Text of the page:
A new factor entered into Joan's life at this period, and may have been
responsible for partially detaching her interest from her mother. Joan
had begun to mature--she was growing up. It was impossible to study as
she had done without gradually realizing that life offered many aspects
which she did not understand. It would have been unlike her to dismiss a
problem once she had become conscious of it. This new problem filled her
with no shyness and no excitement, but she realized that certain
emotional experiences played an immensely important part in the universal
scheme. She had been considering this for some time, gradually realizing
more and more clearly that there must be a key to the riddle, which she
did not possess. It was not only her books that had begun to puzzle
her--there were people--their lives--their emotions--above all their
unguarded words, dropped here and there and hastily covered up with such
grotesque clumsiness. She felt irritated and restless, and wanted to know
things exactly as they stood in their true proportion one to the other.
She shrank from questioning her mother; something told her that this
ought not to be the case, but she could not bring herself to take the
plunge. However, she meant to know the truth about certain things, and
having dismissed the thought of questioning Mrs. Ogden she decided that
Elizabeth should be her informant.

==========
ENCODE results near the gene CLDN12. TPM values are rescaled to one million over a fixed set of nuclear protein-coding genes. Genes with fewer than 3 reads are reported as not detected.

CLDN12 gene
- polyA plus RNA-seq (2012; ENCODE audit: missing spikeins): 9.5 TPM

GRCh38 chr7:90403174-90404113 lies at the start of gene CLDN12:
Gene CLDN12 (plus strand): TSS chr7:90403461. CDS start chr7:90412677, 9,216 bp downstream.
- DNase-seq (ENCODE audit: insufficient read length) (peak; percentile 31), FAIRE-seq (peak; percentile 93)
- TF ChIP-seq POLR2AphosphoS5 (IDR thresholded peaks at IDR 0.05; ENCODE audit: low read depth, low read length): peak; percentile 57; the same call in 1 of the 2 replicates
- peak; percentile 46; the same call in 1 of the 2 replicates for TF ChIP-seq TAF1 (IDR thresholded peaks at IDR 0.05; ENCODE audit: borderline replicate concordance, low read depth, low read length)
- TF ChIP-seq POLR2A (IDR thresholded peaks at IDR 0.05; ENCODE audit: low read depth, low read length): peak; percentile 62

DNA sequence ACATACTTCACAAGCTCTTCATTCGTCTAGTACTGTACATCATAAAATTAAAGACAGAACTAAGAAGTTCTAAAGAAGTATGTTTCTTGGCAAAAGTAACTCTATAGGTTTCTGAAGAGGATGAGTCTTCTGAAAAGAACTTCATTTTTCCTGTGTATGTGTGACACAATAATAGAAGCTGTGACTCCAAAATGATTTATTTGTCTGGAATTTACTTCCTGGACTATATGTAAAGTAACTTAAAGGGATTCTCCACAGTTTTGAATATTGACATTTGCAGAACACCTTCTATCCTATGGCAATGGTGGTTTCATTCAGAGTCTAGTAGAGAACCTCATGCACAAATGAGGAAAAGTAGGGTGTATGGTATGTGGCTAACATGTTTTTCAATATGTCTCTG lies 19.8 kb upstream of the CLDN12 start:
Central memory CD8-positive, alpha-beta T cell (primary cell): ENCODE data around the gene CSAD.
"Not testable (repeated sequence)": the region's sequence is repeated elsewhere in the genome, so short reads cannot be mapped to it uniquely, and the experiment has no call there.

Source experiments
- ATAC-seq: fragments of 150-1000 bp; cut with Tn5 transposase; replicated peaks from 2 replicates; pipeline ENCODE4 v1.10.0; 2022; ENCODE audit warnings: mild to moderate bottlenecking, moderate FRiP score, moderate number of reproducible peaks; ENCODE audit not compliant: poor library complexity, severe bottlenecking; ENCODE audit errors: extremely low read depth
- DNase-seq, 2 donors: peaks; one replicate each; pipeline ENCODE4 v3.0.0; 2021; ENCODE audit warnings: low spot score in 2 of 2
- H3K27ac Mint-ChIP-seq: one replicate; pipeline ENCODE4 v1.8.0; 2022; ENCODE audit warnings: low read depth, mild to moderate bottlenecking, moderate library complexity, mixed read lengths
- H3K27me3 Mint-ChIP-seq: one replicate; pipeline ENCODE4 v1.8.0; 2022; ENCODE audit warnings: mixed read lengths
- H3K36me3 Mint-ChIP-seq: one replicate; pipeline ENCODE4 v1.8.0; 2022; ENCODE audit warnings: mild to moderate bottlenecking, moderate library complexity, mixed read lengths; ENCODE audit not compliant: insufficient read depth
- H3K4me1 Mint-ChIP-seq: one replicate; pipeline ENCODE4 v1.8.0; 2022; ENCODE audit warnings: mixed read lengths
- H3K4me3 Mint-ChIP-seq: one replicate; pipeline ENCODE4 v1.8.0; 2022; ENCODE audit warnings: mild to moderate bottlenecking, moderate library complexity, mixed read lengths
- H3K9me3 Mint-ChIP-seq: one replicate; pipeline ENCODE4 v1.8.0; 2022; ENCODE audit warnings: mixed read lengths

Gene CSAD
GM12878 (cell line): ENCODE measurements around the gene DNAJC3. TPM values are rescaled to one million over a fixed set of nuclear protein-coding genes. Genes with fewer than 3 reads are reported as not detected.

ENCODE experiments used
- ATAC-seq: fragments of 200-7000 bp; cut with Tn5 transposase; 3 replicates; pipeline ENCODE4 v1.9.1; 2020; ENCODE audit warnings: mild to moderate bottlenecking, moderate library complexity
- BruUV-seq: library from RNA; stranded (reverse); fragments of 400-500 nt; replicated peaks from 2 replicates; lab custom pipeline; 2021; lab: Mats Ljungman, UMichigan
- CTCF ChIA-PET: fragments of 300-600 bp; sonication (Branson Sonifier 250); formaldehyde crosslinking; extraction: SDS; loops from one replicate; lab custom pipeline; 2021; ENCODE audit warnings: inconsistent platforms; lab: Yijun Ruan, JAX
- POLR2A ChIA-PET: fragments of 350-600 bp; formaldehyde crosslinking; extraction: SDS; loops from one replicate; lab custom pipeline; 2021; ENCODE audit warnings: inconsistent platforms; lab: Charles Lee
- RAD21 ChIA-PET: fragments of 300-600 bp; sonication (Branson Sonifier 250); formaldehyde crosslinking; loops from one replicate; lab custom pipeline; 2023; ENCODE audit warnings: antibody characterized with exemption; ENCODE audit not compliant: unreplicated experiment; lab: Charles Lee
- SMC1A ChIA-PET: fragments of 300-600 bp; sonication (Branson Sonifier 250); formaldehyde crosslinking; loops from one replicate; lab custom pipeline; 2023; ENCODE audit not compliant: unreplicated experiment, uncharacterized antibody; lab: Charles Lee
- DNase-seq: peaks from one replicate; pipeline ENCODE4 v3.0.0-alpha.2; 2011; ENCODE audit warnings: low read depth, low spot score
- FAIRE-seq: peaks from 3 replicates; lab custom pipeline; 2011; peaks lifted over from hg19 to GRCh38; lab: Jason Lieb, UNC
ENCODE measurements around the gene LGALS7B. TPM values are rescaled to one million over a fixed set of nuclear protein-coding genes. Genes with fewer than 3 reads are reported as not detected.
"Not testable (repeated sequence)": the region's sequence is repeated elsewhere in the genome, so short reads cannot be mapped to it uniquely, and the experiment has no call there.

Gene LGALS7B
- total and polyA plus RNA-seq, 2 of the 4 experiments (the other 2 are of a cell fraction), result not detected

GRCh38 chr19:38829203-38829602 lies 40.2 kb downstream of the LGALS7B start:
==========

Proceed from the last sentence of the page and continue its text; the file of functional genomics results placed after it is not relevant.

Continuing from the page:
There was no lack of opportunity; the long warm afternoons of idleness on
the cliffs encouraged introspections and confidences. Joan chose one of
these occasions to confront Elizabeth with a series of direct questions.
Elizabeth would have preferred to shirk the task that her pupil thrust
upon her. Not that the facts of life had ever struck her as repulsive or
indecent; on the contrary, she had always taken them as a matter of
course, and had never been able to understand why free discussion of them
should be forbidden. With any other pupil, she told herself, she would
have felt completely at her ease, and she realized that her embarrassment
was owing to the fact that it was Joan who asked. She fenced clumsily.

'I can't see that these things enter into your life at all, at the
present moment', she said. 'I can't see the necessity for discussing

But Joan was obdurate. 'I see it', she replied, 'and I'd like to hear the
truth from you, Elizabeth.'

Elizabeth knew that she must make up her mind quickly; she must either
refuse to discuss these things with Joan, or lie to her, or tell her the
truth, which was after all very simple, and she chose the latter course.
She watched the effect of her words on her pupil, a little
apprehensively, but Joan did not seem disturbed, showing very little
surprise and no emotion.


That long and intimate talk on the cliffs had not left Joan unmoved,
however; underneath the morbidity and exaggerated sensitiveness of her